Islamic Theology and RevelationQUESTION: Islamic Theology and Revelation
Christians and Muslims believe that God exists, that He has revealed His will through prophets, and that all humans are accountable to Him. But the similarities largely cease here, for while Muslims affirm that God has revealed His will through prophets and enclosed that revelation in scripture, they deny that the Bible is a trustworthy source of that revelation, and instead affirm other sources of revelation.
Muslims believe that God graciously sent messengers to every nation to teach them submission to God and to warn them against false religious teachings and practices (Qur’an 16:36; 35:24). Moses and Jesus are considered prophets of Islam, as well as Ishmael, Isaac, and Jacob (3:67; 61:6; 2:136). Muslims are expected to honor these prophets and their respective books (4:136). The religions that predated Muhammad are understood as having been originally Islamic and their prophets Muslims (15:10).
Islamic Theology and the Qur’an
Muhammad is seen as the successor of the prophets of old (Qur’an 61:6), their books containing prophecies about him (7:157). Many Muslims even believe the Bible contains prophecies regarding Muhammad, most significantly Deuteronomy 18:15–18 and John 14:16. These prophets’ missions were geographically and temporally limited, while Muhammad is considered to be the one prophet for all humankind (7:158; 34:28), and the last of the prophets (33:40). As a well-known Hadith illustrates: “Allah’s Apostle said, ‘My similitude in comparison with the other prophets before me, is that of a man who has built a house nicely and beautifully, except for a place of one brick in a corner. The people go about it and wonder at its beauty, but say: “Would that this brick be put in its place!” So I am that brick, and I am the last of the Prophets.’”1
Not only do Muslims ascribe superlative status to Muhammad, they ascribe such status to the Qur’an as well. The Qur’an is the incomparable, infallible, and final revelation from God (Qur’an 17:88–89), confirming all previous revelations (10:37; 46:12). Unlike the previous revelations, such as the Bible—deemed to be textually corrupted and confused by human interpretations—the Qur’an is inscribed on a tablet in heaven (85:21–22) and is kept incorruptible by God: “We have, without doubt, sent down the Message [the Qur’an]; and We will assuredly guard it (from corruption)” (15:9).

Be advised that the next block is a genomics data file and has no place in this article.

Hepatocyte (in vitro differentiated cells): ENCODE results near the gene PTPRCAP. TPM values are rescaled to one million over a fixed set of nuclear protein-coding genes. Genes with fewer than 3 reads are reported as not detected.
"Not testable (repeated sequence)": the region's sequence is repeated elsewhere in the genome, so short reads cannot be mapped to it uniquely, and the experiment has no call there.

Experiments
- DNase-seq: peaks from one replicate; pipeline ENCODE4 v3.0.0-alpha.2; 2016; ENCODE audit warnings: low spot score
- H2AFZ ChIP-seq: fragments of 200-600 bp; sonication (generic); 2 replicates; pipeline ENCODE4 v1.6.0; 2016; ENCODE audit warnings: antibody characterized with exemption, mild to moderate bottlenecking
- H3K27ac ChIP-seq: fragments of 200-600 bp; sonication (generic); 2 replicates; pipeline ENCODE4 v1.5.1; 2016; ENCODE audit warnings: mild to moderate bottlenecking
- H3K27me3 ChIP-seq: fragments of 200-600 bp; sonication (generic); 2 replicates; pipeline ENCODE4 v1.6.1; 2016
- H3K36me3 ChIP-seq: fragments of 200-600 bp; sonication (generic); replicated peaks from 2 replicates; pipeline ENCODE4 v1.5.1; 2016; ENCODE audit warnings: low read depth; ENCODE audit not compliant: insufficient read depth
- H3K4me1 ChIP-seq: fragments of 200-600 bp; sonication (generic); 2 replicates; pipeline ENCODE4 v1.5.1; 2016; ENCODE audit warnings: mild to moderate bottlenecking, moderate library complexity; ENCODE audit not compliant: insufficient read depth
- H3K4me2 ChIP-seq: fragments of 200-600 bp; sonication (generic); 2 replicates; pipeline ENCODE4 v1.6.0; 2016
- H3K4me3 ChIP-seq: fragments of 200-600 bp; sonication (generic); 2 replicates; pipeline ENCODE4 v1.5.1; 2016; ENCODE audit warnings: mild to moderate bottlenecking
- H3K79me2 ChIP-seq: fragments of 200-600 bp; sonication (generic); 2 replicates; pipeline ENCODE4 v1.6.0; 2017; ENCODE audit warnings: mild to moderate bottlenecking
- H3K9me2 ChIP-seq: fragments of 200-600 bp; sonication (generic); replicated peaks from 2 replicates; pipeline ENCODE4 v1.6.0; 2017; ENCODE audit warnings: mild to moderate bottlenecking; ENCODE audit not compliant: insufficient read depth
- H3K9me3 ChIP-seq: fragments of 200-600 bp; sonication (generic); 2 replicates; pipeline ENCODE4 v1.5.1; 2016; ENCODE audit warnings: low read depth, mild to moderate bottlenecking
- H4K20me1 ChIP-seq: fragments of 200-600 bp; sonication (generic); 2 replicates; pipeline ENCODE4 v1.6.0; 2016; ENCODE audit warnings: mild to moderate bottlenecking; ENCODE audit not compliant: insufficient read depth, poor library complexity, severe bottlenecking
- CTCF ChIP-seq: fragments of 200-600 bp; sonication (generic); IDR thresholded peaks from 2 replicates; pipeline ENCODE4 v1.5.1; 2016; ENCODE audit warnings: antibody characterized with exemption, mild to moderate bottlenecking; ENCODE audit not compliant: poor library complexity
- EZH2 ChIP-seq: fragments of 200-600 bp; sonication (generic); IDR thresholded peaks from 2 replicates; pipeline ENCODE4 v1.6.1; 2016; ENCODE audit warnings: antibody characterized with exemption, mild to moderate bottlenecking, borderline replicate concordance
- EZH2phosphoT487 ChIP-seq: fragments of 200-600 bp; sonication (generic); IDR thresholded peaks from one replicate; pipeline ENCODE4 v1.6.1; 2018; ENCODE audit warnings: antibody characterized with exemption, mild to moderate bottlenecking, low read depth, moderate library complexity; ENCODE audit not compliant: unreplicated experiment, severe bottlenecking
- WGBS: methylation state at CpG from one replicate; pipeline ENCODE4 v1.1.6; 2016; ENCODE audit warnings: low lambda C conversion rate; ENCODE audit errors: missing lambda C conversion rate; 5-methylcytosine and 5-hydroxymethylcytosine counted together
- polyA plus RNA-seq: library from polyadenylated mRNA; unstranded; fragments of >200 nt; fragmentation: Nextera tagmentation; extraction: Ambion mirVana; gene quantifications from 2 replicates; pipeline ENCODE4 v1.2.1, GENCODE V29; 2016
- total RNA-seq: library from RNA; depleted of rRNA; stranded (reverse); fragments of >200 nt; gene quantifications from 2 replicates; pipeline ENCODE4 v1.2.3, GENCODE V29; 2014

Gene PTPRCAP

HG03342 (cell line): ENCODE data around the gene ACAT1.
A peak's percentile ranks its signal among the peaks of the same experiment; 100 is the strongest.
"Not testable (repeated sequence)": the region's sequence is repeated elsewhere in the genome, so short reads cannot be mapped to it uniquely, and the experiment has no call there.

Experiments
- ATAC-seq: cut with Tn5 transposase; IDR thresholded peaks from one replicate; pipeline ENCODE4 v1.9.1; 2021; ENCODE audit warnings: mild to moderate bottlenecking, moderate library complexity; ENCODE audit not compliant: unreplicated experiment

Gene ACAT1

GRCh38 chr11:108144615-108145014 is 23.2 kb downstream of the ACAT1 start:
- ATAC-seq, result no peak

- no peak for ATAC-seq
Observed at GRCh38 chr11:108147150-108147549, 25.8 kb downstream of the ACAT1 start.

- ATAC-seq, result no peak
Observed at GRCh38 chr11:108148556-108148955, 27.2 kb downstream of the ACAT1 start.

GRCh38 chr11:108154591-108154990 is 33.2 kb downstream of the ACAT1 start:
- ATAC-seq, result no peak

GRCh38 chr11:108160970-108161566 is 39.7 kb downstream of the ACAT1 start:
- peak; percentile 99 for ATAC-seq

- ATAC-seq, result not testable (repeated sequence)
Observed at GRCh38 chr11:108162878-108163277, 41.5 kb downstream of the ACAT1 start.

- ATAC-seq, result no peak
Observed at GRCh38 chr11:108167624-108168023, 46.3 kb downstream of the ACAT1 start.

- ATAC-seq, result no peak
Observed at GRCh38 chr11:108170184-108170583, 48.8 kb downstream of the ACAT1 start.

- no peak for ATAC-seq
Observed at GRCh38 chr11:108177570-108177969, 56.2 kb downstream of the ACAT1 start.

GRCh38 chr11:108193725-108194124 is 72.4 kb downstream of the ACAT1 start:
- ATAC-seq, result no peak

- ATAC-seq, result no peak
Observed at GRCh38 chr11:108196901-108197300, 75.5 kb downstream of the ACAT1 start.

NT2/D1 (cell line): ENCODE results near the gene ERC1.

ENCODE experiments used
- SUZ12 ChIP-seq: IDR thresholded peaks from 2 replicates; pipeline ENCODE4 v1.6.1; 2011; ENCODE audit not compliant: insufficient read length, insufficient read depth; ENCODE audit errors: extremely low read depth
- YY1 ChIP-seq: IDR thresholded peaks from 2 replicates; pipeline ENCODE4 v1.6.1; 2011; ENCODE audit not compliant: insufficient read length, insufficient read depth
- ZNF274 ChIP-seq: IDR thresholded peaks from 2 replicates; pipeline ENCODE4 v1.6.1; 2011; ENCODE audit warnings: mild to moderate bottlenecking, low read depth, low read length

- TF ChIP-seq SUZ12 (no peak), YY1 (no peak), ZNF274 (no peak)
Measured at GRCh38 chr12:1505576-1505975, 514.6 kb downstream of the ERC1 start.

Islamic Theology and the Hadith
The other primary source for Islamic theology today is the Hadith. The Hadith are traditions of the teachings, rulings, and actions of Muhammad and his early and chief companions. From these traditions are derived the Sunna, which are the actions of Muhammad that are viewed as exemplary.2 Muslims believe these two sources are inspired and authoritative. They provide the two lenses through which Muslims see all of reality.
Khurshid Ahmad describes the Qur’an and the Hadith as follows: “...[T]he teachings of Islam have been preserved in their original form and God’s Guidance is available without adulteration of any kind. The Qur’an is the revealed book of God which has been in existence for the last fourteen hundred years and the Word of God is available in its original form. Detailed accounts of the life of the Prophet of Islam and his teachings are available in their pristine purity. There has not been an iota of change in this unique historic record. The sayings and the entire record of the life of the Holy Prophet have been handed down to us with unprecedented precision and authenticity in the works of the Hadith...”3
Rendered with permission from the book, Understanding the Times: The Collision of Today’s Competing Worldviews (Rev. 2nd ed), David Noebel, Summit Press, 2006. Compliments of John Stonestreet, David Noebel, and the Christian Worldview Ministry at Summit Ministries. All rights reserved in the original.
1 Sahih al-Bukhari, Volume 4, Book 56, Hadith 735. http://www.usc.edu/dept/MSA/fundamentals/ hadithsunnah/bukhari/056.sbt.html#004.056.735 (accessed August 14, 2004).
2 Faslur Rahman, Islam, 2nd ed. (Chicago, IL: University of Chicago Press, 1979): “The difference between the two is that whereas a Hadith as such is a mere report . . . the Sunna is the very same report when it acquires a normative quality and becomes a practical principle for the Muslim” (45); “this authority of Muhammad refers to the verbal and performative behavior of the Prophet outside the Qur’an” (50); and “to his Companions his life was a religious paradigm and as such normative” (52).
3 Khurshid Ahmad, ed., Islam: Its Meaning and Message, 3rd ed. (Leicester, UK: The Islamic Foundation, 1999), 43.
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